School of Nursing Ranked one of the Top Schools

Georgia Southern University School of Nursing has been ranked No. 49 by as one of the top accredited online nursing degree programs and schools for 2020. 

Hundreds of universities from across the country were evaluated based on factors such as cost, quality and value in an effort to assist potential students learn about schools, degrees and careers. 

The School of Nursing is housed in the Waters College of Health Professions and is fully accredited by the Georgia Board of Nursing and the Commission on Collegiate Nursing Education. For more information on nursing programs at Georgia Southern visit

Nursing Faculty Publish Article

School of Nursing assistant professors Joanne Zanetos, DNP, MSN, RN, and Alan Skipper, DNP, APRN, FNP, RN, recently had their article “The Effects of Health Care Policies: LGBTQ Aging Adults” published in the Journal of Gerontological Nursing, a monthly, peer-reviewed journal.

For more than 40 years, clinically relevant articles on the practice of gerontological nursing have been published by the Journal of Gerontological Nursing.

Nursing Students Selected to Present at NCUR

Pictured from left to right: Samuel Lawrence, Katie Furr, Eliana Difuntorum and Cailey Dupree 

Four senior nursing students have been selected to present their research, “Attitudes and Perceptions of Hospital Policies and Appropriateness of Scope of Practice for Pregnant Nurses in the Rural In-Patient Hospital Setting” at the National Conferences on Undergraduate Research (NCUR) this March. The NCUR is one of the national leading undergraduate conferences in the U.S. where student researchers across the nation present their work to peers, faculty and staff.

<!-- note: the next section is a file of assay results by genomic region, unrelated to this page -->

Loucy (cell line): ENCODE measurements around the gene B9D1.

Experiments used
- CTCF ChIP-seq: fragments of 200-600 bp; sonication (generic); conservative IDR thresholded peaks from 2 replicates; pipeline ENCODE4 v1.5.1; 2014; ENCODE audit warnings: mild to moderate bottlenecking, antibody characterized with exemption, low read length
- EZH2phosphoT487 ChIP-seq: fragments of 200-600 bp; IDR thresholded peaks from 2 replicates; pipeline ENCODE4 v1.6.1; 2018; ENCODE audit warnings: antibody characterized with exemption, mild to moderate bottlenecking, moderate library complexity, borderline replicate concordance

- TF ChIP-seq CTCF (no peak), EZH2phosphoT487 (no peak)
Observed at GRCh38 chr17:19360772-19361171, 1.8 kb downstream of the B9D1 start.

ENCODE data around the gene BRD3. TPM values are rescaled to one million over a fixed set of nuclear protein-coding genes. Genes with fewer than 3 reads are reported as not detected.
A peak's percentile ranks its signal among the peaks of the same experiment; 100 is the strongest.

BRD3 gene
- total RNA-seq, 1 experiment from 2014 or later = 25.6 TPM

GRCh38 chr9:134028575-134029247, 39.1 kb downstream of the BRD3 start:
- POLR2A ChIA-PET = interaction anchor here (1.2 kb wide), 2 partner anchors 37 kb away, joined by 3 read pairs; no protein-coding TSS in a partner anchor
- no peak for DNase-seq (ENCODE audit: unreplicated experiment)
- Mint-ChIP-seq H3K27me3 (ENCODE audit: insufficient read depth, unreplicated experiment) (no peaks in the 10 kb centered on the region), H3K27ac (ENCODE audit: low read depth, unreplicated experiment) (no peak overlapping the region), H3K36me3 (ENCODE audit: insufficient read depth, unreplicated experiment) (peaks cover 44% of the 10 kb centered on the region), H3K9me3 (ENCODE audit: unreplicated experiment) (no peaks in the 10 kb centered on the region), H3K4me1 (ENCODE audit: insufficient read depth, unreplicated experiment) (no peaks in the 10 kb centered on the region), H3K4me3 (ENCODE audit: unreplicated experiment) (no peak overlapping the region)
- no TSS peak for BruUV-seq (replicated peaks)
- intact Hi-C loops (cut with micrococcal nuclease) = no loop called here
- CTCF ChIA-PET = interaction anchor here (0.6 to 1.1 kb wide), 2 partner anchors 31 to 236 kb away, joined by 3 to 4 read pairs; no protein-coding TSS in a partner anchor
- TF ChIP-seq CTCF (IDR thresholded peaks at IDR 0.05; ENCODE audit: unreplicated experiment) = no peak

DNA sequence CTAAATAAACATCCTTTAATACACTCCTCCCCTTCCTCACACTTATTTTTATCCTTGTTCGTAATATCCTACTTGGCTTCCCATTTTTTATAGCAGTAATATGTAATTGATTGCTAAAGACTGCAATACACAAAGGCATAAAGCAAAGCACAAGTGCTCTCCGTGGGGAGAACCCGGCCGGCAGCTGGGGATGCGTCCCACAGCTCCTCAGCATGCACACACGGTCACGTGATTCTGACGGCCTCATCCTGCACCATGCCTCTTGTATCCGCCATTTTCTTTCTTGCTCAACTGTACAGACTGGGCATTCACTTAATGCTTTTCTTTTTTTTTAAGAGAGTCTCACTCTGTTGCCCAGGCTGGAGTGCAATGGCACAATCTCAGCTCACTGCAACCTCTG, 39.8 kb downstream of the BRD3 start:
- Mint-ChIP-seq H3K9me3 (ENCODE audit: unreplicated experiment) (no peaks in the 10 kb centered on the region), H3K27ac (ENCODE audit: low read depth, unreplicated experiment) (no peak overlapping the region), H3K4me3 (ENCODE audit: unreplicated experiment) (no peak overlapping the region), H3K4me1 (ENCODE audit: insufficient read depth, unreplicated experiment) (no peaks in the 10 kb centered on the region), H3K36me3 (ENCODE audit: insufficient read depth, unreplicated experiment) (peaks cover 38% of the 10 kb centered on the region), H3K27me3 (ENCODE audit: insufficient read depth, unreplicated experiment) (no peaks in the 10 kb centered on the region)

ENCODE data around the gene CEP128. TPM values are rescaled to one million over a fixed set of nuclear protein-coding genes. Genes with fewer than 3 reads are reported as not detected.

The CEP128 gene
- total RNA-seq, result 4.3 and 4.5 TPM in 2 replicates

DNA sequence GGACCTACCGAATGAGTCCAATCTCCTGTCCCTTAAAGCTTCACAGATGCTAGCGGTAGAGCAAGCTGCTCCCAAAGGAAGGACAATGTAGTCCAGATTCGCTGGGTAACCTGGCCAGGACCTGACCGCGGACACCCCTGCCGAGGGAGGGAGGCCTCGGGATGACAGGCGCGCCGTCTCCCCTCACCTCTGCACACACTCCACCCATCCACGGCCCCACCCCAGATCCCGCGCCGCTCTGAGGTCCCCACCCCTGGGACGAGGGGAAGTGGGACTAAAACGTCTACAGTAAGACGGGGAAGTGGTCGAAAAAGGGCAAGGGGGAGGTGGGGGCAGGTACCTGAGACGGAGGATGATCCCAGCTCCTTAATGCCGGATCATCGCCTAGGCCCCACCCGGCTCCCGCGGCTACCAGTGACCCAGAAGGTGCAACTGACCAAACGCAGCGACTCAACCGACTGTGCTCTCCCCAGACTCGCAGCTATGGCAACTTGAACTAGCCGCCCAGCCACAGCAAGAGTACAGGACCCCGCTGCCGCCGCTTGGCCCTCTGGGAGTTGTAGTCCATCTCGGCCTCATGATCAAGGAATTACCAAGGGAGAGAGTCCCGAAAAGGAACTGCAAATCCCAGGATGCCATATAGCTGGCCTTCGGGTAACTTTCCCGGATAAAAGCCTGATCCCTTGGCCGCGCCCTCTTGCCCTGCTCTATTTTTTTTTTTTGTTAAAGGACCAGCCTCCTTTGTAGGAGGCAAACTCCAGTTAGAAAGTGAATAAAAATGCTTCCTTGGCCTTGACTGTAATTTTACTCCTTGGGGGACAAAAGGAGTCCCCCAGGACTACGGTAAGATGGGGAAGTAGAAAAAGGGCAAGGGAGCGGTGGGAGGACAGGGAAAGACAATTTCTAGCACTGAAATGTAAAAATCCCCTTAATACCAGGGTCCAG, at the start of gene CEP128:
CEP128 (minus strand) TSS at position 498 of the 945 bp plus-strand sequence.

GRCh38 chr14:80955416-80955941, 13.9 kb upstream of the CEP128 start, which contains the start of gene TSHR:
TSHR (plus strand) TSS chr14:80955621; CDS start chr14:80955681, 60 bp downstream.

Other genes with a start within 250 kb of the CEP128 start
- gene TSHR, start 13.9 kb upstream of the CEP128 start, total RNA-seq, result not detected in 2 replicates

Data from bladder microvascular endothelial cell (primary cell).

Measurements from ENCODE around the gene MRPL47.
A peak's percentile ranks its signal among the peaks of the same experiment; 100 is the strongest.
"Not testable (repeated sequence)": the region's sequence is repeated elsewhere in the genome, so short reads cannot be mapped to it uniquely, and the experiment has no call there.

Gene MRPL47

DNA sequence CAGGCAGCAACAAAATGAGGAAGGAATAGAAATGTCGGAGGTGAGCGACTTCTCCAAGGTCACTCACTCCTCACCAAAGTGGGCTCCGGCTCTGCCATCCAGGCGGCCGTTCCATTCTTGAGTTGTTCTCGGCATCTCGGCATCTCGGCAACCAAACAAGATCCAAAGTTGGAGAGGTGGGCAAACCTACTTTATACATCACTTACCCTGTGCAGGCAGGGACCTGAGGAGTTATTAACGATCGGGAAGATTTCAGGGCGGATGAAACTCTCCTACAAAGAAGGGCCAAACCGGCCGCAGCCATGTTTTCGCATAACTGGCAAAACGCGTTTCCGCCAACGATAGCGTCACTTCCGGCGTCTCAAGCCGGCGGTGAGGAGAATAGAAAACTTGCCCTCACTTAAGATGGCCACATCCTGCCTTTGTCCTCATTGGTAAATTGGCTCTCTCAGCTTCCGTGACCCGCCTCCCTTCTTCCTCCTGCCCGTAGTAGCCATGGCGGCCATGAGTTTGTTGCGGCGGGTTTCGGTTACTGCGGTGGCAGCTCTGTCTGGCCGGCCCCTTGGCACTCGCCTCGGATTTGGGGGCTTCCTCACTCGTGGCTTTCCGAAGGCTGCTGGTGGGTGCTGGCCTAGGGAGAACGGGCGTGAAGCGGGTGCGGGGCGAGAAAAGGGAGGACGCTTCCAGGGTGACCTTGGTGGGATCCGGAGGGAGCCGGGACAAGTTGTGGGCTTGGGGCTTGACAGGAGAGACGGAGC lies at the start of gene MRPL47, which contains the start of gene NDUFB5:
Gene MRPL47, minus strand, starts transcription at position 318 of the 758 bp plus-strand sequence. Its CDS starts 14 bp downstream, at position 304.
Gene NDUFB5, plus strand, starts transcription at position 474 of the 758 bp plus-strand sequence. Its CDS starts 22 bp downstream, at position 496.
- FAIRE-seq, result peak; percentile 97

Katie Furr, Cailey Dupree, Eliana Difuntorum and Samuel Lawrence were chosen from over 4,000 submissions. “The selection of these students’ abstracts demonstrates a unique contribution to their field of study and will provide them with the opportunity to not only present their work, but to also network and connect with prominent leaders in the field,” stated Marian Tabi, Ph.D., MPH, RN, professor and director of program outcomes in the School of Nursing.